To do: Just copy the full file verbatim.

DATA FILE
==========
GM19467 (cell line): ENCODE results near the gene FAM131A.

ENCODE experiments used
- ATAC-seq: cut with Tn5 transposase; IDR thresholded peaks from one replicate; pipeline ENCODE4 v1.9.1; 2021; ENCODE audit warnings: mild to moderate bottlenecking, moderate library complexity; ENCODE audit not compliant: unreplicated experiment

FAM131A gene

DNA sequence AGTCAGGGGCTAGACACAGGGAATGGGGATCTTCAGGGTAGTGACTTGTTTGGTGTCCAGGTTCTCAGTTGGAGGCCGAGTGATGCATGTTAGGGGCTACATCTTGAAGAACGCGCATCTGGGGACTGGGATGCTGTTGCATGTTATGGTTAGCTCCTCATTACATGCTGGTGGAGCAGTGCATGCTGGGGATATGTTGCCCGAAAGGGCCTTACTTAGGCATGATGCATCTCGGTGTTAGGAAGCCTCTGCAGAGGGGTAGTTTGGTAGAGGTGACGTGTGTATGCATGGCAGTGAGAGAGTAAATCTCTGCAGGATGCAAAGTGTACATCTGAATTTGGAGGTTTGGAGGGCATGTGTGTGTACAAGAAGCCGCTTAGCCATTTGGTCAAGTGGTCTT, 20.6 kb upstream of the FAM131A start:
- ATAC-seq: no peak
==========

GM19467 (cell line): ENCODE results near the gene FAM131A.

ENCODE experiments used
- ATAC-seq: cut with Tn5 transposase; IDR thresholded peaks from one replicate; pipeline ENCODE4 v1.9.1; 2021; ENCODE audit warnings: mild to moderate bottlenecking, moderate library complexity; ENCODE audit not compliant: unreplicated experiment

FAM131A gene

DNA sequence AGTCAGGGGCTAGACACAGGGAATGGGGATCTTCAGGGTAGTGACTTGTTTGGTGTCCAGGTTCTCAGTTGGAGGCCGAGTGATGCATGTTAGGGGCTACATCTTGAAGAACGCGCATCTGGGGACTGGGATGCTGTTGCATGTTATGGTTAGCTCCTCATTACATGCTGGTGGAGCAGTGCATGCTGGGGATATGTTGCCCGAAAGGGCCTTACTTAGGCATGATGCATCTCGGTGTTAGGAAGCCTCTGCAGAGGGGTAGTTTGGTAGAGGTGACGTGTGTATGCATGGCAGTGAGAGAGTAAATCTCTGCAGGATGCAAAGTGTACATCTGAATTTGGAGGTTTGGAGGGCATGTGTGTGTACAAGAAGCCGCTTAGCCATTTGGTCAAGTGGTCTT, 20.6 kb upstream of the FAM131A start:
- ATAC-seq: no peak